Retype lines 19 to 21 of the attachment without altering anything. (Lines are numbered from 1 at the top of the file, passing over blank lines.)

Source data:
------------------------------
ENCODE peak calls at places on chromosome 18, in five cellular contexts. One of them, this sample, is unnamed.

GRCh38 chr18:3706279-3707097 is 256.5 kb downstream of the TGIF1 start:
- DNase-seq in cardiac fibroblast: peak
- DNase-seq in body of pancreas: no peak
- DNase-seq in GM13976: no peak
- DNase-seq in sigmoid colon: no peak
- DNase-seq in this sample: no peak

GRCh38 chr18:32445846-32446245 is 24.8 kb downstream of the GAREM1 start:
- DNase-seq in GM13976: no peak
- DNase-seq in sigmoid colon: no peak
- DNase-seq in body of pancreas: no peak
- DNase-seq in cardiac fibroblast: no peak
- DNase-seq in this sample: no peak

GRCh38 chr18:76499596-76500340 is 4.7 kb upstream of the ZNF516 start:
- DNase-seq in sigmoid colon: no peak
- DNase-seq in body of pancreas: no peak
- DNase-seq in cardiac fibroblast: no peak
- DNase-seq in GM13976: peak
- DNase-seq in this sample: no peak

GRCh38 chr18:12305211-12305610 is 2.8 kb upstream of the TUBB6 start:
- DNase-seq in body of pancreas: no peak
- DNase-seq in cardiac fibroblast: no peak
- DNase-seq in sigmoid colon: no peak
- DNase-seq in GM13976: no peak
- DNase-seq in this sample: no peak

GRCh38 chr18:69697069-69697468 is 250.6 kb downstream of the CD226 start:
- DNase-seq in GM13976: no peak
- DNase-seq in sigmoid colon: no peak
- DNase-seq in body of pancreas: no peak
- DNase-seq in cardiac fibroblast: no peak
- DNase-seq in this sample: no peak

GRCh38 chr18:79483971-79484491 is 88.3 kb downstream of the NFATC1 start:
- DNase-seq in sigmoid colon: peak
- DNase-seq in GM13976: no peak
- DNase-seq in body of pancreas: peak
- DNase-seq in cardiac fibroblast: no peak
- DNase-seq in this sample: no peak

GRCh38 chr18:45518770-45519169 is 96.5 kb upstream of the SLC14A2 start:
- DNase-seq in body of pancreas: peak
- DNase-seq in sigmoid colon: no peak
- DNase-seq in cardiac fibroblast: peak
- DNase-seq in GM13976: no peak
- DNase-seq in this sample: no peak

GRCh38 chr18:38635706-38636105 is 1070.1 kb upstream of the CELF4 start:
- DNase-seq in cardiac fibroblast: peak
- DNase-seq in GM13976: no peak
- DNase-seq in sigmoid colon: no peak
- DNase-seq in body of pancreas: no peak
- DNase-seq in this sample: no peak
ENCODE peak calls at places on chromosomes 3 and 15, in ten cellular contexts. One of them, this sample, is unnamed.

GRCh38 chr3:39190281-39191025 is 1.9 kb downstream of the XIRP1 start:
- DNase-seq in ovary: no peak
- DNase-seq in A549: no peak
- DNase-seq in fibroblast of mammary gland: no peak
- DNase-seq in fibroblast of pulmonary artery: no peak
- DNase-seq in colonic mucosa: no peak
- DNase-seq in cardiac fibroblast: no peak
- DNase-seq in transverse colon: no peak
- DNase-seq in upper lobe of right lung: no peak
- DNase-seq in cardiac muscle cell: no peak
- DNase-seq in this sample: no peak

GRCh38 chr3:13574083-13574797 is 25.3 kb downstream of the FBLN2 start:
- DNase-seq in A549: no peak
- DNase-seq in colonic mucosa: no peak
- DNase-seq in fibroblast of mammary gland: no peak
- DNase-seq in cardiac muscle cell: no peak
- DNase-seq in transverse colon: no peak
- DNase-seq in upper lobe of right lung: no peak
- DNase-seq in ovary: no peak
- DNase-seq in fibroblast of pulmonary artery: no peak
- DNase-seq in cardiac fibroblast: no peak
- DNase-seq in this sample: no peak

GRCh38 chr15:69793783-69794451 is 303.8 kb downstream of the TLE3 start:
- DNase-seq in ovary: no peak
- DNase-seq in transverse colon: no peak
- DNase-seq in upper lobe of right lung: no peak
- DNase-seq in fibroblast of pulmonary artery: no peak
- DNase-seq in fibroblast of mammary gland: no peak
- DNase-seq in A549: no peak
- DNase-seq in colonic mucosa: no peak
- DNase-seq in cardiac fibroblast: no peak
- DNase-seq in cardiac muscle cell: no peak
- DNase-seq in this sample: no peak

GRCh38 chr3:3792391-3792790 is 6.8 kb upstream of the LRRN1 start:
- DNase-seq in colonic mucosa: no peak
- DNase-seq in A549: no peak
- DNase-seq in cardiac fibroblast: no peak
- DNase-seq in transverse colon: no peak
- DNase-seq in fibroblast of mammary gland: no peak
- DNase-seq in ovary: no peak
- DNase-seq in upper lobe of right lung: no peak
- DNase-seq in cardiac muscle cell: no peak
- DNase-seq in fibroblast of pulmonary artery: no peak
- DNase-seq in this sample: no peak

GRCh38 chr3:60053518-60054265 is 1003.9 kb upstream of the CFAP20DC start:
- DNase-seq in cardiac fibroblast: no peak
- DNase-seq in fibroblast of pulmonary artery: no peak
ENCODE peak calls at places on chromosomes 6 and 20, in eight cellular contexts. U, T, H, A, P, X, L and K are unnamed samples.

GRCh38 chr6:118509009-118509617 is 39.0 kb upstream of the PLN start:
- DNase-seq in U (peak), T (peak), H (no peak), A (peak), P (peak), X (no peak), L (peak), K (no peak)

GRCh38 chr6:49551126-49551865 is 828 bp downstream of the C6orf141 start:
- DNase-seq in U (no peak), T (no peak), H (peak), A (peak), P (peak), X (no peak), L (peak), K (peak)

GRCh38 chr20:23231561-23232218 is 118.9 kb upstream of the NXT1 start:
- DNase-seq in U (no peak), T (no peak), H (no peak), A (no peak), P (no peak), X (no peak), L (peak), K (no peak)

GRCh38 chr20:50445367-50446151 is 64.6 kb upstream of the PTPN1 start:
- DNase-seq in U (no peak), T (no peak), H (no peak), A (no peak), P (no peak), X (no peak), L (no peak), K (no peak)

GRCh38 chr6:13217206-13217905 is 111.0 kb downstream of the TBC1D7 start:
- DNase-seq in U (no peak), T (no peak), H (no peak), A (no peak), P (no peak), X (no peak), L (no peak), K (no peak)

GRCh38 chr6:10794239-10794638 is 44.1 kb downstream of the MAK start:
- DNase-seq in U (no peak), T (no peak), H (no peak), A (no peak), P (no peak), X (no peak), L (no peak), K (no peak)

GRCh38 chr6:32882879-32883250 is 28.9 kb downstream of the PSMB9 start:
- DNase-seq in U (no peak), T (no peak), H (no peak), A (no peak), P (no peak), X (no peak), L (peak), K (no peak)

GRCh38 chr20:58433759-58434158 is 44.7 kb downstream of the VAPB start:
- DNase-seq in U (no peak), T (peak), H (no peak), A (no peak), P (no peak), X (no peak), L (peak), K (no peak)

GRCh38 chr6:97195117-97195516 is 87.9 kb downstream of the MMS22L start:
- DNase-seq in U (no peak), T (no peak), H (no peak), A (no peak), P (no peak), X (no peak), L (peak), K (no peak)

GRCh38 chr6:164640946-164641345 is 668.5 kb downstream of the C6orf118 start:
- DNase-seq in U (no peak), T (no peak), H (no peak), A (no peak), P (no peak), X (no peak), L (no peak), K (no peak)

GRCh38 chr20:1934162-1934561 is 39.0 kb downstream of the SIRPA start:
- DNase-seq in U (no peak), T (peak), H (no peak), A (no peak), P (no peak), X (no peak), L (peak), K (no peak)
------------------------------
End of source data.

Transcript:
- DNase-seq in this sample: no peak

GRCh38 chr18:12305211-12305610 is 2.8 kb upstream of the TUBB6 start:
- DNase-seq in body of pancreas: no peak